The answer, Alexander said in an interview Monday, is a new technology, based on a patented and "unique" approach to detecting malicious hackers and cyber-intruders that the retired Army general said he has invented, along with his business partners at IronNet Cybersecurity Inc., the company he co-founded after leaving the government and retiring from military service in March. But the technology is also directly informed by the years of experience Alexander has had tracking hackers, and the insights he gained from classified operations as the director of the NSA, which give him a rare competitive advantage over the many firms competing for a share of the cybersecurity market.Details on the "unique approach" are thin, but it wouldn't surprise me if Freedom of Information Act requests are already being prepared to send to the U.S. Patent Office:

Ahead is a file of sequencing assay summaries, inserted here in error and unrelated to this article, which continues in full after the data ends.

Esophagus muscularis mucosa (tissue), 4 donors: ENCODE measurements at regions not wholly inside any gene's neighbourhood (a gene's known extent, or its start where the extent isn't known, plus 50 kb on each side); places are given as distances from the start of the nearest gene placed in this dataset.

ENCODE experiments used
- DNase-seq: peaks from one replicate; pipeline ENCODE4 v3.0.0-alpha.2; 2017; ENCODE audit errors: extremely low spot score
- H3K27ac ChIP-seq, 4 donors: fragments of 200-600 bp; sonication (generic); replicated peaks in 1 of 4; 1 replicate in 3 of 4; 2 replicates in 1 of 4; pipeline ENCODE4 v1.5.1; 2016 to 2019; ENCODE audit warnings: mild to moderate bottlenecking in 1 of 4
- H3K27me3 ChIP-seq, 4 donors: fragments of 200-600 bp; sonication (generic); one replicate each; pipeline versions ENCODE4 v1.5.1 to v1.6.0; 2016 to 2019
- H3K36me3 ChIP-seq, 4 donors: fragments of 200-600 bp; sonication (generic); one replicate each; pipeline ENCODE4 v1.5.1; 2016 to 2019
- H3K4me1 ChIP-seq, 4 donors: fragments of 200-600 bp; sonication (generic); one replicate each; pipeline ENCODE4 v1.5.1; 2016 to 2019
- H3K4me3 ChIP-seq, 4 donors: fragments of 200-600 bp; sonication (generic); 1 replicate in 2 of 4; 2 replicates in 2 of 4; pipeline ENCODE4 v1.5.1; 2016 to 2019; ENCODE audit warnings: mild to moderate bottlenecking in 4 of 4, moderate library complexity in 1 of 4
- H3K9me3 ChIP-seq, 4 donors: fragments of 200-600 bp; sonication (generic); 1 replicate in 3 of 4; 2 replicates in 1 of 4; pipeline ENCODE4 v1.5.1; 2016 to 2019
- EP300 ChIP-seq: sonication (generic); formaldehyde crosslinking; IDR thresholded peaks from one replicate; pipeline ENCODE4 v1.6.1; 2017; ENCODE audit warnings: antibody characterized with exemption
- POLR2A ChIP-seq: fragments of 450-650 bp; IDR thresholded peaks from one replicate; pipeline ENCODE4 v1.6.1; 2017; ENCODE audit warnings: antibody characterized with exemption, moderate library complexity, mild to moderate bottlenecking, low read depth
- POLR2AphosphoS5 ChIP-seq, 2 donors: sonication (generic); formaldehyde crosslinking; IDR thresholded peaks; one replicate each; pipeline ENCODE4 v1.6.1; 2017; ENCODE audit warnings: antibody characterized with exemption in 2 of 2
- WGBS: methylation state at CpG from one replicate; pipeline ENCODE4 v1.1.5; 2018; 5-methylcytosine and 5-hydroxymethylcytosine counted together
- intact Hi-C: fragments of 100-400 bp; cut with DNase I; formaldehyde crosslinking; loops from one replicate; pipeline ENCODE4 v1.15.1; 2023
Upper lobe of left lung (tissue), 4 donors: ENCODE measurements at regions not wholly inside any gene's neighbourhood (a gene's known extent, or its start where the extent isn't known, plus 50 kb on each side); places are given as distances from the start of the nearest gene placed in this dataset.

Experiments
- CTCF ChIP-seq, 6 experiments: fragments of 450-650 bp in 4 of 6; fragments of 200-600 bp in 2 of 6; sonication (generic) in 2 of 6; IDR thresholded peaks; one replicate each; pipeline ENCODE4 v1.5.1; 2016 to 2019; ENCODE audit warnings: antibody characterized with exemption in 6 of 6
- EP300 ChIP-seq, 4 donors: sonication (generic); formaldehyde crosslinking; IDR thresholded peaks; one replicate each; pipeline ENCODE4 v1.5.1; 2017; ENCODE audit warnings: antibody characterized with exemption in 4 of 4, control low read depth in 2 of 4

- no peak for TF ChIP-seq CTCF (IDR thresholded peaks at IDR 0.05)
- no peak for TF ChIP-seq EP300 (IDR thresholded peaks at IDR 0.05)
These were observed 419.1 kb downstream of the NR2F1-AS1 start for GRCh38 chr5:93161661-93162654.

Alexander said he'll file at least nine patents, and possibly more, for a system to detect so-called advanced persistent threats, or hackers who clandestinely burrow into a computer network in order to steal secrets or damage the network itself.As FP notes, these are the sorts of "cyberattacks" that Alexander harped on while in government, claiming they already represented "the greatest transfer of wealth in American history."
Let's mull that over. While responsible for countering cybersecurity threats to America, Alexander presides over what he characterizes as staggering cyber-thefts and hugely worrisome security vulnerabilities. http://www.theatlantic.com/politics/archive/2014/07/keith-alexanders-unethical-get-rich-quick-plan/375367/